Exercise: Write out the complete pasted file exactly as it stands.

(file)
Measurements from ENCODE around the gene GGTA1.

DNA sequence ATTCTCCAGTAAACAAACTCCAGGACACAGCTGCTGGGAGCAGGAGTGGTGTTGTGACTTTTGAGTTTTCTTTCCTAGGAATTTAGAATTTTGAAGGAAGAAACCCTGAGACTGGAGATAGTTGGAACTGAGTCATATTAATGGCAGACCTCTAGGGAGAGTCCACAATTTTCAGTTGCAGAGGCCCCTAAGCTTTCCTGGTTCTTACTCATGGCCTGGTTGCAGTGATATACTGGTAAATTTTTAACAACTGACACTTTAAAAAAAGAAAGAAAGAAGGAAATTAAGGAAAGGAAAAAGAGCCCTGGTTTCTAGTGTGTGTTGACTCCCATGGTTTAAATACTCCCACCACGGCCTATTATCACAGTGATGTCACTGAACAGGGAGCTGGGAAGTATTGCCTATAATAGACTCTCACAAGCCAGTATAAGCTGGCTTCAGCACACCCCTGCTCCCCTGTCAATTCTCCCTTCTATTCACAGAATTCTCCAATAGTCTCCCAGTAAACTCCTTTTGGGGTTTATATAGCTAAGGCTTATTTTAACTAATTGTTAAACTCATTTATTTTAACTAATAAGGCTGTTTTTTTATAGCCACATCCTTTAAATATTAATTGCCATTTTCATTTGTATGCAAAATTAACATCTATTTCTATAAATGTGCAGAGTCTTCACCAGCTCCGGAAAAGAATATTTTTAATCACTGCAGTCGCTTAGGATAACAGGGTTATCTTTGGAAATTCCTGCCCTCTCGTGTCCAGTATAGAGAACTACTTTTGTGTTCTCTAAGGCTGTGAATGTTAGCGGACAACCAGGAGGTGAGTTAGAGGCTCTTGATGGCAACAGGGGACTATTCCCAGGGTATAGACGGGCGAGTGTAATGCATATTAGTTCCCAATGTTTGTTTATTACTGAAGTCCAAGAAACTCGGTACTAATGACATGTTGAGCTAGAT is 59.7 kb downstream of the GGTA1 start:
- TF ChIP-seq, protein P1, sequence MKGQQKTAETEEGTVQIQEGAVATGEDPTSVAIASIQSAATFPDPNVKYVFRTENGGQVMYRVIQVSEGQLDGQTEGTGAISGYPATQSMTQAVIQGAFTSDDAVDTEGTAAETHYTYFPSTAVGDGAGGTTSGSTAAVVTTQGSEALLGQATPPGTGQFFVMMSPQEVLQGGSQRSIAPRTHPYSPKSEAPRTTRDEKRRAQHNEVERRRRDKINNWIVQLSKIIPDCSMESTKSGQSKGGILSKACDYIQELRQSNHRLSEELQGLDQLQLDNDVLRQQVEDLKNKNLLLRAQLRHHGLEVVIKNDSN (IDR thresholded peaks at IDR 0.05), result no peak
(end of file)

Measurements from ENCODE around the gene GGTA1.

DNA sequence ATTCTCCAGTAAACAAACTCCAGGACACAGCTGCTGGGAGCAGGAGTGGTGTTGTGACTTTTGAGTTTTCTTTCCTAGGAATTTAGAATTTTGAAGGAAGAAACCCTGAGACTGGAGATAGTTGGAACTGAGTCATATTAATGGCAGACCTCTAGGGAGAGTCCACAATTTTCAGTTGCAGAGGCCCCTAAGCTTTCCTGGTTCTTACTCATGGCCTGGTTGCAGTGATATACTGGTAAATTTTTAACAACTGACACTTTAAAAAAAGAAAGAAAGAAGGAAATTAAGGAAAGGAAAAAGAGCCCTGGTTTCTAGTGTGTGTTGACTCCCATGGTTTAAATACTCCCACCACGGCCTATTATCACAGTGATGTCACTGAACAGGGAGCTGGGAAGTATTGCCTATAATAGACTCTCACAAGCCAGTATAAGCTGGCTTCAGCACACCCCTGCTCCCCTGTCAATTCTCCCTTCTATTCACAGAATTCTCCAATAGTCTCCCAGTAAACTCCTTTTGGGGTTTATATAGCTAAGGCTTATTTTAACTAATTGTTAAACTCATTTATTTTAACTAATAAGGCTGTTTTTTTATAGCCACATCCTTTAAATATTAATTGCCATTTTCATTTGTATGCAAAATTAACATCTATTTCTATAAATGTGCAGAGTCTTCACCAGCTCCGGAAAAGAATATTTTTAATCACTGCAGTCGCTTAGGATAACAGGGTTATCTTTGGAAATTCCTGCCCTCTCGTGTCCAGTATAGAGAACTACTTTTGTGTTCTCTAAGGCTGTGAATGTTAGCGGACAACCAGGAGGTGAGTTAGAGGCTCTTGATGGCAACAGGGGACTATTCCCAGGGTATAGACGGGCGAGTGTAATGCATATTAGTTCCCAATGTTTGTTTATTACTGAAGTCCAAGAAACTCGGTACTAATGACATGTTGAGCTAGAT is 59.7 kb downstream of the GGTA1 start:
- TF ChIP-seq, protein P1, sequence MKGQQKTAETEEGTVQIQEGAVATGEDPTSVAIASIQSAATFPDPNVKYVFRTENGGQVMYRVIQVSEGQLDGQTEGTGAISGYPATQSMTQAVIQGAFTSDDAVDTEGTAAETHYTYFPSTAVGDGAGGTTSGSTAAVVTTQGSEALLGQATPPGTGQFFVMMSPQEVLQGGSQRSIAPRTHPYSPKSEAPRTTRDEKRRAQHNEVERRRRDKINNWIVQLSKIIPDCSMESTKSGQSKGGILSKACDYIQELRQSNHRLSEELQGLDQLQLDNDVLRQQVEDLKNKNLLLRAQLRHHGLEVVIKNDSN (IDR thresholded peaks at IDR 0.05), result no peak